CONS: The cost, first and foremost. Typically, these machines cost around $400 dollars, so for many readers, that point alone will be a deal-breaker. Some companies produce hand-held vacuum tubes that you can attach to commercial vacuum cleaners, but this option, of course, is less convenient. Another point to consider here is the unit size and potential noise—new units are quieter than many older models, but the size and vacuum volume will vary from model-to-model. (My wife isn’t a fan of these things venturing into the living room, let’s just put it that way!)

Price Bracket: $499 – $1000*


4 – Ultrasonic Cleaning (AKA Cavitation)

If you’ve got the funds and inclination, ultrasonic cleaning could be the most effective method of deep-cleaning vinyl record grooves. Many, in fact, single this process out as the most effective at cleaning stubborn, soiled records. Ultrasonic cleaning works by using high-frequency pressure sound waves to agitate a liquid, producing tiny cavitation bubbles. Lots of tiny bubbles produce high forces, which help to gently lift dirt, dust, and grime from the record grooves. Cavitation has long been popular in the jewelry industry; here are the pros and cons:

PROS: Highly effective at deep cleaning vinyl record grooves; the cavitation process literally shakes the dirt away. Unlike any other process, there is no risk to the record as no physical contact is made with it – no brushes or cloths to potentially drag the dirt particles across the surface of the record. Arguably, this process is more effective at physically removing entrenched grime than any other process we know. 

CONS: Purpose-built ultrasonic record cleaners are often VERY expensive (we’re talking north of $2000 in some instances).

You can get around this by purchasing a separate ultrasonic cleaning bath that’s big enough to house 12-inch records, and then buying a 3rd party attachment to rotate the record. See one such example linked below:

Price Bracket: $260 – $2000+*


5 – Carbon Fiber Brush

I’ve left this one until last, as while it does come under the category of record cleaning, realistically, we can file this one under the topic of record maintenance. A carbon fiber record brush is a tool you should use daily on your records (ideally before and after each spin of a record side). It will help to lift loose dust and prevent a much bigger problem down the road, but it will not remove built-up grime on older records, or the release agent present on most new records straight from the factory.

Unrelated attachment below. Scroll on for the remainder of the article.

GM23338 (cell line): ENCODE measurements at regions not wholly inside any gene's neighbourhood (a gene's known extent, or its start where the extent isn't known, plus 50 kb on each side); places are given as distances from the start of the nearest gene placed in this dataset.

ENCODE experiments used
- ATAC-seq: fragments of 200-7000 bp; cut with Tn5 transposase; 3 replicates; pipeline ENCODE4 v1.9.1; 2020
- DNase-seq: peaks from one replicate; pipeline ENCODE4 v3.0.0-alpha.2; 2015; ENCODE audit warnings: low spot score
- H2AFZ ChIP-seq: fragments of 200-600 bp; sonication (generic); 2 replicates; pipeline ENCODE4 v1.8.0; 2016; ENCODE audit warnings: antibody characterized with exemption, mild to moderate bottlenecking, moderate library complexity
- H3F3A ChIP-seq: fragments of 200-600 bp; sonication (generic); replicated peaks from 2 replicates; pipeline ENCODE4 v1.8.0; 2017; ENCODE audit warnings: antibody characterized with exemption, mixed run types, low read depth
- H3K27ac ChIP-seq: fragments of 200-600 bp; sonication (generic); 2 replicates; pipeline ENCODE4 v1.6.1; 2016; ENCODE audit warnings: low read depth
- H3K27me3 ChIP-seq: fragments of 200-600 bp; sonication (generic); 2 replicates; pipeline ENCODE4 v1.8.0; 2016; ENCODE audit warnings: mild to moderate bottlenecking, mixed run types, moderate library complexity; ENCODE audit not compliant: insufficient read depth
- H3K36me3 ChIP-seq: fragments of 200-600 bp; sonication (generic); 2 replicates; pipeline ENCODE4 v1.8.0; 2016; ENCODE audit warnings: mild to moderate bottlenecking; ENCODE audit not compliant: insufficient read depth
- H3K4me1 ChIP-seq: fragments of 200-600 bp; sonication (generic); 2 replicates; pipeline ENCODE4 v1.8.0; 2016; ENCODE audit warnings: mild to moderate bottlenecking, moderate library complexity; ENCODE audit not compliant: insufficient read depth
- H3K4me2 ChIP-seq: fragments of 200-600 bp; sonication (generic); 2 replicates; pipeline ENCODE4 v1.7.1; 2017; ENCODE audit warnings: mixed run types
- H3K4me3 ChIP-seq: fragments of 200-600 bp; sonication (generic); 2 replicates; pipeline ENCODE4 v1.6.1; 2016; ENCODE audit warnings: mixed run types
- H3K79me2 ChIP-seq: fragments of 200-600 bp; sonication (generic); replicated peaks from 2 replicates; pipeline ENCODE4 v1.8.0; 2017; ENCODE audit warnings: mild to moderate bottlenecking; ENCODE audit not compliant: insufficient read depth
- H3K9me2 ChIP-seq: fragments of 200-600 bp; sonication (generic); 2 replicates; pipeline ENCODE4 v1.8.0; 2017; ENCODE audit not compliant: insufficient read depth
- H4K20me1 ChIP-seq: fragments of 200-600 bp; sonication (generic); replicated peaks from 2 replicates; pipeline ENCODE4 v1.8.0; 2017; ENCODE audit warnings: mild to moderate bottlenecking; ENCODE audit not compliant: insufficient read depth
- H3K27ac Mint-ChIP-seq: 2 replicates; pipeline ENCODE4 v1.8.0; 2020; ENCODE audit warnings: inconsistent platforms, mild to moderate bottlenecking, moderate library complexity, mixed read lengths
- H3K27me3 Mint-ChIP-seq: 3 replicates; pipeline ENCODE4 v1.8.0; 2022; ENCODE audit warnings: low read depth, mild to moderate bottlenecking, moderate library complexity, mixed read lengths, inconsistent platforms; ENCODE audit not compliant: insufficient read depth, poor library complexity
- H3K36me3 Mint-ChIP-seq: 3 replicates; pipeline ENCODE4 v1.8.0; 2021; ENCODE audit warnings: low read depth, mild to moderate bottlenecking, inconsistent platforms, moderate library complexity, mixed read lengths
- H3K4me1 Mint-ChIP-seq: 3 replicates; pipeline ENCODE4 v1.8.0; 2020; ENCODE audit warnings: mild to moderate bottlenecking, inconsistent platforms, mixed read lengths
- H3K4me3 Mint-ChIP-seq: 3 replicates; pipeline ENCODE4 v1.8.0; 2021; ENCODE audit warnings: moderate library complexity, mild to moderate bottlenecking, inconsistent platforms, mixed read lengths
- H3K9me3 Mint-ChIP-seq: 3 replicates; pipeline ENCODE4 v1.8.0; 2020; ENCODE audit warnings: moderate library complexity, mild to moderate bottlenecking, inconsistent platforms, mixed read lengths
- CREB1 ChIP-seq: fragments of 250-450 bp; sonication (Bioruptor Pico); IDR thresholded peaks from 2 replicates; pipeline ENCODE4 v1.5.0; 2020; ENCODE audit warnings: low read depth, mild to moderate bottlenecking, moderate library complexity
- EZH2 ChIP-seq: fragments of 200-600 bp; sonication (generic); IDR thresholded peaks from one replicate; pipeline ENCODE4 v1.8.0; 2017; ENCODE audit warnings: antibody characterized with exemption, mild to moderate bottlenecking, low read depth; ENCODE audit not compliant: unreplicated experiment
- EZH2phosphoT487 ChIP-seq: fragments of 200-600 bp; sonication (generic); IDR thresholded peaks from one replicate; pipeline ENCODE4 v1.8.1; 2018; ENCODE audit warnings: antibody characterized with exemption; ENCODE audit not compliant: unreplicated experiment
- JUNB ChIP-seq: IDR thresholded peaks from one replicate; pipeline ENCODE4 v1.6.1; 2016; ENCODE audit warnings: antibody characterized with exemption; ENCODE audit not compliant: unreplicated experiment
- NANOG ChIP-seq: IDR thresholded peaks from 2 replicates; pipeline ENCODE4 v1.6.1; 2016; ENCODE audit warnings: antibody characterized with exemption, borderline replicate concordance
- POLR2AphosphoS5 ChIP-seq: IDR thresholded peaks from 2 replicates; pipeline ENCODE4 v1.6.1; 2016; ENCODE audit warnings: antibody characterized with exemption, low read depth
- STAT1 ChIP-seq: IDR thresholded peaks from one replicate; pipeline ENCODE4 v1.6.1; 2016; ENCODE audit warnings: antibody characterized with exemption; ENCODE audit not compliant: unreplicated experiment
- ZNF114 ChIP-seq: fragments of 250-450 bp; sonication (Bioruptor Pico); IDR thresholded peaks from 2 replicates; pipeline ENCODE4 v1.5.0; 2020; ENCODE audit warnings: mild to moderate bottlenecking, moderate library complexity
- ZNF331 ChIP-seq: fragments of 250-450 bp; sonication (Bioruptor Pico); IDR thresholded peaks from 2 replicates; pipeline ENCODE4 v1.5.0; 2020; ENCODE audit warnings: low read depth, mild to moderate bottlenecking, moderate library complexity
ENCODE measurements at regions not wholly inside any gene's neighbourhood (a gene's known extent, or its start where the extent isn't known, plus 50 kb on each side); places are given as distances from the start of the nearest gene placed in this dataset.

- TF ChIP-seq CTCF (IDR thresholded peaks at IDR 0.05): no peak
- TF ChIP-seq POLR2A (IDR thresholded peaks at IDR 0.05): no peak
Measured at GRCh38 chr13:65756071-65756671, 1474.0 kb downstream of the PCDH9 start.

PROS: An affordable tool that prevents dust and dirt build-up and helps control static. Use this tool regularly and store your vinyl correctly to reduce your reliance on the above-mentioned wet cleaning methods.

CONS: Will not clean very dirty records.

Price Bracket: $14 – $30*


Best Way To Clean Vinyl Records? The Bottom Line:

The cleaner your records, the better your listening experience will be—that much is clear to most people. However, as a closing statement, I would say this: your budget and cleaning method of choice should not restrict your ability to enjoy a vinyl hobby.

There’s a lot of snobbery out there. My advice – start with a hand cleaning kit and work your way from there. In many cases, of course, a record machine is overkill if the record is in reasonable condition; there are plenty of occasions where I’ve quickly cleaned a record by hand with perfect results—lugging out and setting up the record cleaner would’ve been a waste of time.

Lastly, don’t get too hung up on the idea of perfectly clean records. Yes, clean records sound great, but within reason, a little surface noise comes part and parcel with analog playback formats. In other words, don’t let the pursuit of vinyl nirvana get in the way of what’s ultimately important here: the music.

*approximate pricing

Over to You: What do you think is the best way to clean vinyl records? Let us know in the comments below:


  • Marc Henshall

    Marc is the owner of Sound Matters and a musician with a BSc Honours Degree in Music Technology. His love for records grew in the fallout from digital downloads and a feeling that, somehow, without the physical medium, the magic was lost.